Spotlight on hypoglycemia

Two recent studies looked at the incidence of hypoglycemia among patients with diabetes around the world, while another offered an intervention to reduce hypoglycemia in patients with impaired awareness of it.

Some recent studies focused on the risk of hypoglycemia from diabetes treatment.

Two studies found that hypoglycemia may be more common than previously reported. The first, published by BMJ Open Diabetes Research & Care on April 24, was based on survey responses from 552 Canadians (83% with type 2 diabetes treated with insulin and/or insulin secretagogues; 17% with type 1 diabetes). Over half (65.2%) of the patients reported experiencing at least one hypoglycemic event, for a crude incidence density of 35.1 events per person-year. Overall incidence was higher among patients with type 1 diabetes, but severe hypoglycemia was reported by a higher percentage of patients with type 2 diabetes. Severe hypoglycemia was reported by 41.8% of respondents, with an average of 2.5 events per person-year. An important aspect of the study was that it included insulin secretagogues, and the results may signal important deficiencies in management of hypoglycemia in patients with type 2 diabetes, the authors said.

The second study, published online by Diabetic Medicine on May 5, was based on data from the Hypoglycemia Assessment Tool, a non-interventional, multi-center, six-month retrospective/four-week prospective investigation. The study included 27,585 adults from 24 countries with type 1 or 2 diabetes treated with insulin. It found most participants were familiar with official definitions of hypoglycemia, but there were regional differences in the use of blood glucose measurements and/or symptoms to define events and reported rates of the condition varied significantly around the world. Overall, 83.4% of patients with type 1 diabetes and 50.8% of those with type 2 diabetes reported a hypoglycemic event in the prospective study period. However, the estimated global annual rates of any hypoglycemia were significantly higher in the prospective period than in the retrospective period for both types of diabetes (rate ratio prospective/retrospective, 1.47 [95% CI, 1.41 to 1.53] for type 1 and 1.20 [95% CI, 1.15 to 1.24] for type 2; P<0.001 for both comparisons). The study authors concluded that under-reporting of hypoglycemia rates in retrospective recall may contribute to global differences in reported rates and that there may be a need to redefine hypoglycemia criteria.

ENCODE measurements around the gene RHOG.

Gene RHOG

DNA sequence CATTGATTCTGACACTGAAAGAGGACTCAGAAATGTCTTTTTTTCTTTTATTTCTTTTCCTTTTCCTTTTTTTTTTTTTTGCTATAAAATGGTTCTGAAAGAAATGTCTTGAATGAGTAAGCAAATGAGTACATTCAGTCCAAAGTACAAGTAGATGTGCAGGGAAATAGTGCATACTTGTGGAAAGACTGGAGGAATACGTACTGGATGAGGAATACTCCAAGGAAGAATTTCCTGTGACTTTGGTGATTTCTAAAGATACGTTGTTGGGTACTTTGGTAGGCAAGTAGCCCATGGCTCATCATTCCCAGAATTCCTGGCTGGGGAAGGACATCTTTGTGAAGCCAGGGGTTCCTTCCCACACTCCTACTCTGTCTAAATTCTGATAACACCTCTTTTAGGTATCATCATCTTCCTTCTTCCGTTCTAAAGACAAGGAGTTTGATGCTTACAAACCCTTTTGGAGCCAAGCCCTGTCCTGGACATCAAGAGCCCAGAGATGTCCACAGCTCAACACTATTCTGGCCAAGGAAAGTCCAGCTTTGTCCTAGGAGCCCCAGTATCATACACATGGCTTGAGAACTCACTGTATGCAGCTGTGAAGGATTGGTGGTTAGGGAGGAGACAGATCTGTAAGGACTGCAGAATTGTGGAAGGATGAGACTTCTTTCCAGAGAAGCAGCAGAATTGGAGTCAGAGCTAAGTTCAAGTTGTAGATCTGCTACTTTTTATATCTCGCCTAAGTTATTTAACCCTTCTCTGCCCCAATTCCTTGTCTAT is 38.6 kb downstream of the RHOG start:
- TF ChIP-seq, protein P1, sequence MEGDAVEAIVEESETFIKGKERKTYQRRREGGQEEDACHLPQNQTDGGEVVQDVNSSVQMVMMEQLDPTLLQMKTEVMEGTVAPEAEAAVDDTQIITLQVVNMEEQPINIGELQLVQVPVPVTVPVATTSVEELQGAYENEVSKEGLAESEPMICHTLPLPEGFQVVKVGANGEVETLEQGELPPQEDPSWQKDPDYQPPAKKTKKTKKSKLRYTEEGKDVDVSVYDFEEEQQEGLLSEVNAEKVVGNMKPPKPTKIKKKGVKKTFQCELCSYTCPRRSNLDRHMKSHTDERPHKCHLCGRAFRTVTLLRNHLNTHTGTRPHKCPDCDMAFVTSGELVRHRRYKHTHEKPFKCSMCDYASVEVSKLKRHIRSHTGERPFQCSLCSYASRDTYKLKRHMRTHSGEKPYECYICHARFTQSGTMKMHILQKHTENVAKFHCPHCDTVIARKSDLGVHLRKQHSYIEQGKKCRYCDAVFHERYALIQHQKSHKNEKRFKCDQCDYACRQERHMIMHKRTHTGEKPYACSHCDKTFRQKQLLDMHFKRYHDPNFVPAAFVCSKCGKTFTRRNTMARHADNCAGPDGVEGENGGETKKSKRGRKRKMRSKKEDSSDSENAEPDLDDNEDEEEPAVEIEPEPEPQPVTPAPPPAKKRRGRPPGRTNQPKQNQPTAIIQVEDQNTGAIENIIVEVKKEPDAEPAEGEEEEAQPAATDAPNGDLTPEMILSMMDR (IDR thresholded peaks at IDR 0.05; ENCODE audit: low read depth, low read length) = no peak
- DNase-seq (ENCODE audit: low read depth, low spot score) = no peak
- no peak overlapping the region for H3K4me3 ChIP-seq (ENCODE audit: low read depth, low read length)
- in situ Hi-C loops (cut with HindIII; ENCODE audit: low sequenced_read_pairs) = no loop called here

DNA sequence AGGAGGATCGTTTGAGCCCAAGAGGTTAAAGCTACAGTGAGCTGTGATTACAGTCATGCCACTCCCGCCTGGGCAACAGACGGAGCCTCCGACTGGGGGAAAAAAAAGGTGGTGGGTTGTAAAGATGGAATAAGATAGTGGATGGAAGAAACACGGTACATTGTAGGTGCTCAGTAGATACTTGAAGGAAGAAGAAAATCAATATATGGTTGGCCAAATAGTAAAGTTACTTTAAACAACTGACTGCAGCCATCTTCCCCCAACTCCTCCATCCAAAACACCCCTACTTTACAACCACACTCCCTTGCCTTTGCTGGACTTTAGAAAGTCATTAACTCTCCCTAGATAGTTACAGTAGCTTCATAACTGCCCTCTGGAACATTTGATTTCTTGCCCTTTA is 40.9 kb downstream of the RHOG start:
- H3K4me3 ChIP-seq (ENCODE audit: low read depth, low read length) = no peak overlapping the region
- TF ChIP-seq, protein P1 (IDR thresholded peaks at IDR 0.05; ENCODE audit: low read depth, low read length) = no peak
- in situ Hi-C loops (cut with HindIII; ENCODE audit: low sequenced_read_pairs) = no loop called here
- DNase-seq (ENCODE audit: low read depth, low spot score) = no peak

Finally, another study, published online by Diabetes Care on April 16, reported on an intervention to reduce hypoglycemia among 96 British adults with type 1 diabetes and impaired awareness of hypoglycemia. The patients were randomized in a 2 × 2 factorial trial to continuous subcutaneous insulin infusion (CSII) or multiple daily injections (MDI) and real-time continuous glucose monitoring or self-monitoring of blood glucose for 24 weeks. All participants attended a brief education session that focused on identifying personalized factors associated with hypoglycemia and developing individualized plans to prevent hypoglycemia while maintaining glycemic control. At 24 weeks, participants could choose between CSII and MDI; the assignment to a glucose monitoring method continued for 24 months. Results showed significant improvements from baseline in hypoglycemia awareness (Gold score of 3.7 vs. 5.5; P<0.0001), rates of severe hypoglycemia (0.4 episodes per person-year vs. 8.9; P<0.0001), and HbA1c level (7.7% vs. 8.2%; P=0.003), with no significant differences between the interventions.

“This study demonstrates that a brief educational intervention with intensive support over 24 weeks leads to benefits sustained over 24 months in a high-risk cohort with long-standing type 1 diabetes and impaired awareness of hypoglycemia. It confirms that avoiding severe hypoglycemia does not need to be achieved at the expense of higher overall glucose levels,” the study authors said. They noted that the study was limited by baseline hypoglycemia data being based on patient recall and the significant percentage of patients lost to follow-up. Factors potentially affecting generalizability include the patients receiving specialist care and the study design augmenting conventional self-monitoring with targeted postprandial and 4-a.m. testing.